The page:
Evolution Of Prediction Markets: From Middle-Ages To Blockchain Era
Prediction markets are markets created off of the idea of predicting the outcome of an unknown event in an exchange-traded fashion. The probability of a binary event occurring is traded among the participants. The market prices, then, reflect what the crowd considers the probability of the event to be ranging from 0-100%.
Payoffs of traders with different predictions are related to the unknown future outcome. Similar to the concept of crowdsourcing, prediction markets most commonly revolve around electoral and sports betting, however, the spectrum of the events to be predicted is widening more and more; especially when distributed ledger technology (DLT) gets involved.
The present article attempts to briefly chronicle the evolution of prediction markets starting from previous centuries and ending to achievements of today, where blockchain gets intertwined with prediction markets to offer newly-defined financial services for the world of betting, while at the end, some blockchain-based use-cases are mentioned and shortly described. Let’s get right into it.
Brief History Of Prediction Markets
The concept of people making predictions about the outcome of a future event dates centuries back. Perhaps since the dawn of Homo Sapiens intelligence, the curiosity, as well as the desire to manipulate uncontrollable events, gave birth to the idea of predicting, unarguably related to the enhancement of survival.
Although a fundamental human concept, later in time prediction-making, accompanied with confidence in one’s belief, became valuable and bred the concept of betting; prediction markets were born. Political betting has been probably the earliest form of prediction markets, as a historical account dating back to Middle-Ages refers to people betting on the papal successor, a practice that even at that time was considered old.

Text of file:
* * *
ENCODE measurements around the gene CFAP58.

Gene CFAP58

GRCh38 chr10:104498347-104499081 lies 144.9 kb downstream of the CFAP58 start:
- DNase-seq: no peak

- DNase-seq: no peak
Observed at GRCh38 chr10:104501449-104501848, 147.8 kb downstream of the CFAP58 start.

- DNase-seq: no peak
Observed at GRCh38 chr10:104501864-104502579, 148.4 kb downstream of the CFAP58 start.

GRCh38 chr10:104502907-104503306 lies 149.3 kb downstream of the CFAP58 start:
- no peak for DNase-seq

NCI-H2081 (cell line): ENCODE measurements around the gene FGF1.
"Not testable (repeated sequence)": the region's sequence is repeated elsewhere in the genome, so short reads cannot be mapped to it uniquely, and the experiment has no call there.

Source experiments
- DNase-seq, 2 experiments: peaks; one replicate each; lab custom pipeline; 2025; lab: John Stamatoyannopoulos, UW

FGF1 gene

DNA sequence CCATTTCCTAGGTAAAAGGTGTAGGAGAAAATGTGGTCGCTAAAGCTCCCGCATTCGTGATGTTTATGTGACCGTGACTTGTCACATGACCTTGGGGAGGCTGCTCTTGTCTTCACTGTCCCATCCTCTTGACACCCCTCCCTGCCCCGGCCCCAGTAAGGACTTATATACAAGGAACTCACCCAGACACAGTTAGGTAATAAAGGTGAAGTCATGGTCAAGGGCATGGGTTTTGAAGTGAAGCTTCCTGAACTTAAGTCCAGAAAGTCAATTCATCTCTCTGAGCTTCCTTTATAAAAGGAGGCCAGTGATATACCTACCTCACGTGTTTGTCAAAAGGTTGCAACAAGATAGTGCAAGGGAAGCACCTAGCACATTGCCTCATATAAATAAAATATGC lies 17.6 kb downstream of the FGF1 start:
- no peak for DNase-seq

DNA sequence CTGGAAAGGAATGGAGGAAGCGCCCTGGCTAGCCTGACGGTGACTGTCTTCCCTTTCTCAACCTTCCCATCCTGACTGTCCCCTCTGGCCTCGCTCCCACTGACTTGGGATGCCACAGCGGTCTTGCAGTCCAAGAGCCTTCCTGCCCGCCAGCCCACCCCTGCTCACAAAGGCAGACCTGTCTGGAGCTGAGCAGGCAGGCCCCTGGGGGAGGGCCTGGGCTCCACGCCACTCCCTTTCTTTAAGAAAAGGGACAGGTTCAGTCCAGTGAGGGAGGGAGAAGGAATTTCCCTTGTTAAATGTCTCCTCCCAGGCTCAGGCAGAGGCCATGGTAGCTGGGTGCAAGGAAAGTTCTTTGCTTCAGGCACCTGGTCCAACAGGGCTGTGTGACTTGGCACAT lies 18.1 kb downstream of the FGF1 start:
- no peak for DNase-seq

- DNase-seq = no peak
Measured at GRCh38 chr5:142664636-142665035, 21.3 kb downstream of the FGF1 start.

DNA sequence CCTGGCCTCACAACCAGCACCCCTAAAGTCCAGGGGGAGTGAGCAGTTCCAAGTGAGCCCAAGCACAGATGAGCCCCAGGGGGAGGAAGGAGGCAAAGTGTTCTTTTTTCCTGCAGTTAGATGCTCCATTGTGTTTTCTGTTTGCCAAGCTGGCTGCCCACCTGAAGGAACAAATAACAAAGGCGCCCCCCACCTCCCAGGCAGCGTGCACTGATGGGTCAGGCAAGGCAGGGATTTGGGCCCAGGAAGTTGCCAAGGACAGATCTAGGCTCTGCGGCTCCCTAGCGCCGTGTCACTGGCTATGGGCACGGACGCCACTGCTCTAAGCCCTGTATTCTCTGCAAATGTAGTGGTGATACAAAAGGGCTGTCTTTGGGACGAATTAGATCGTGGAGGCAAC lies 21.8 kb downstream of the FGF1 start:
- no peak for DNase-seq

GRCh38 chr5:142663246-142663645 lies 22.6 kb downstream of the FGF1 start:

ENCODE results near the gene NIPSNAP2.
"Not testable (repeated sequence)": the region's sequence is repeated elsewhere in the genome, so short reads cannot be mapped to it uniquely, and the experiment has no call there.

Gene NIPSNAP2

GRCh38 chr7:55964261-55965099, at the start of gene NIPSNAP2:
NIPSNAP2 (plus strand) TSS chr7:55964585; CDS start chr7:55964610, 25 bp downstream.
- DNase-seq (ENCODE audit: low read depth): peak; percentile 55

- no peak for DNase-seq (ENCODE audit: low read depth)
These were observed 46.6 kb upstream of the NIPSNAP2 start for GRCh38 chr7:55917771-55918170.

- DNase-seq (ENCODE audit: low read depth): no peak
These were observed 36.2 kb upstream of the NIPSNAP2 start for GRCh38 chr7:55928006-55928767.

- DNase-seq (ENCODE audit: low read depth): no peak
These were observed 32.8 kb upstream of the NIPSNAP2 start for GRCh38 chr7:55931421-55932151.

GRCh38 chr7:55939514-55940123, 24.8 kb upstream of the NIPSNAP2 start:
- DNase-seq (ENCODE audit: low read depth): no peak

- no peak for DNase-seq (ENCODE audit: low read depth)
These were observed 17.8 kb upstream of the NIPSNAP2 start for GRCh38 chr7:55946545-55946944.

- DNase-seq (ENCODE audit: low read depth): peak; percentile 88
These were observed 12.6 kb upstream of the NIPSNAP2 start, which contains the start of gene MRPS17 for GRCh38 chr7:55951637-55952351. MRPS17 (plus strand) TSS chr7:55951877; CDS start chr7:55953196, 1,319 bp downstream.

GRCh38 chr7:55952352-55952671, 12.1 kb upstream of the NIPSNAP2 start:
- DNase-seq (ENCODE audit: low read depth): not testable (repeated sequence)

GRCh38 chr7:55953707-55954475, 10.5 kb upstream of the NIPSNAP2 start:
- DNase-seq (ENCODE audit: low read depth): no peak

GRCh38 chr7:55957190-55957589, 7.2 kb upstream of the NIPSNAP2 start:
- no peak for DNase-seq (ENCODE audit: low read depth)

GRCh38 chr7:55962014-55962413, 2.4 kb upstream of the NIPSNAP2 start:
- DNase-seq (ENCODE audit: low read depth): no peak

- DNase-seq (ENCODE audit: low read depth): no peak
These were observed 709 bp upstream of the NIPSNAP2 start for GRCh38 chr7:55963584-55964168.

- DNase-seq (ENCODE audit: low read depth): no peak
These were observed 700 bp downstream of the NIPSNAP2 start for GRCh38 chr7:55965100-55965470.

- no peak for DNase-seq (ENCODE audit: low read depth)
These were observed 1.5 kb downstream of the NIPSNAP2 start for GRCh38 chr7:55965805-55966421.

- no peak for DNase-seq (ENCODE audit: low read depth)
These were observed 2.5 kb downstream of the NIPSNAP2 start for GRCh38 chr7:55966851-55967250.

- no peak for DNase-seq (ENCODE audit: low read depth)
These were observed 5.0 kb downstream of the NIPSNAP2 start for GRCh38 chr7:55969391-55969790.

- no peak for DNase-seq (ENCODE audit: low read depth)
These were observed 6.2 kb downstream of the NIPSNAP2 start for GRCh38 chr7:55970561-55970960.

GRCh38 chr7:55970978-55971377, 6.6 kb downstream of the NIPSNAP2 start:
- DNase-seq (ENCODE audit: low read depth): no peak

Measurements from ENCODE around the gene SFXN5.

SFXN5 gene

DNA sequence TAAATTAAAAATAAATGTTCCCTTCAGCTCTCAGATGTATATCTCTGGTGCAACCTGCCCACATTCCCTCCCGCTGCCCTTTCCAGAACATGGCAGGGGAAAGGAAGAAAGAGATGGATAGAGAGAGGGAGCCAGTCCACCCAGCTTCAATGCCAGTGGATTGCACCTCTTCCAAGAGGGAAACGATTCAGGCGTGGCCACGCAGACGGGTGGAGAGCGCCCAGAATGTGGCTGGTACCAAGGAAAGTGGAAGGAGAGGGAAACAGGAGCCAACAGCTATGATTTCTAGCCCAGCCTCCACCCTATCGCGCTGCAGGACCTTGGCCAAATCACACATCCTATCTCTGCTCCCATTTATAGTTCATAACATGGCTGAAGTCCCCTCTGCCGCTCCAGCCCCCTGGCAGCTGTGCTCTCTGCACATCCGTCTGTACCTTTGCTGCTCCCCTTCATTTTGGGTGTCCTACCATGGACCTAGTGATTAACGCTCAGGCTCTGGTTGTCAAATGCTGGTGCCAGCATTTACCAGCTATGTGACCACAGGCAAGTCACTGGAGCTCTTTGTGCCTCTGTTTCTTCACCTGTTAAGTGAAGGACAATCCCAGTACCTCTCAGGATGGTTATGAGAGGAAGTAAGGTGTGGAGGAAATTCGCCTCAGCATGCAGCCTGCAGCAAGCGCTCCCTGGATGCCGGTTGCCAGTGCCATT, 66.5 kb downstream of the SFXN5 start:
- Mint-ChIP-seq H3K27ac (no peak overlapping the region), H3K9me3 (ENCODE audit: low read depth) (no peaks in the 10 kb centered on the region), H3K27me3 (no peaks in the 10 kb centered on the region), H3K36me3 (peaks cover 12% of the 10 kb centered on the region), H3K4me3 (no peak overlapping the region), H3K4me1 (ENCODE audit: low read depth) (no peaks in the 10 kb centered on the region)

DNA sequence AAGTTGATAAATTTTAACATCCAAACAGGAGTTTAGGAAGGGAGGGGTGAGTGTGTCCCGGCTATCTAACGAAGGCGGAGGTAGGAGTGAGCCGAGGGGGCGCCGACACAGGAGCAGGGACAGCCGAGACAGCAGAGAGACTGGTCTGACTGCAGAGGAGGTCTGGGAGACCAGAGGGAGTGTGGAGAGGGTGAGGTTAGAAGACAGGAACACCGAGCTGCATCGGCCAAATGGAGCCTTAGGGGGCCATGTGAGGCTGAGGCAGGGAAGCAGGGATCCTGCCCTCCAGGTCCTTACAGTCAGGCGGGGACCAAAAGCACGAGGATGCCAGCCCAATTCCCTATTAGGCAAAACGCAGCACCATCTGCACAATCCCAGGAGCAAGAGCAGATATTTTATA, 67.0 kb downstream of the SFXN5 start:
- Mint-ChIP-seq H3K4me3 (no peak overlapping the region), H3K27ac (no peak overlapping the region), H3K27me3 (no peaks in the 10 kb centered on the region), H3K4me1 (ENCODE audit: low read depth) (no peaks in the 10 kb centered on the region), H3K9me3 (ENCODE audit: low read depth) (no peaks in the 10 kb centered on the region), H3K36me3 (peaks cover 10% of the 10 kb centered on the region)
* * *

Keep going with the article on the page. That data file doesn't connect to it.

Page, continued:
In more recent times, there are records of prediction markets related to election betting in Wall Street in 1884. During the 1988 US presidential elections, the University of Iowa introduced one of the first modern electronic prediction markets, the Iowa Electronic Markets (IEM). IEM is a group of futures markets operated by the University of Iowa Tippie College of Business for educational and research purposes only, which has an exemption from the Commodity Futures Trading Commission (CFTC) and is using real money to predict, among others, electoral and economic outcomes, often with greater accuracy than traditional polls and experts. Nevertheless, the robustness of IEM is questionable as speculators are limited to invest only between $5 and $500.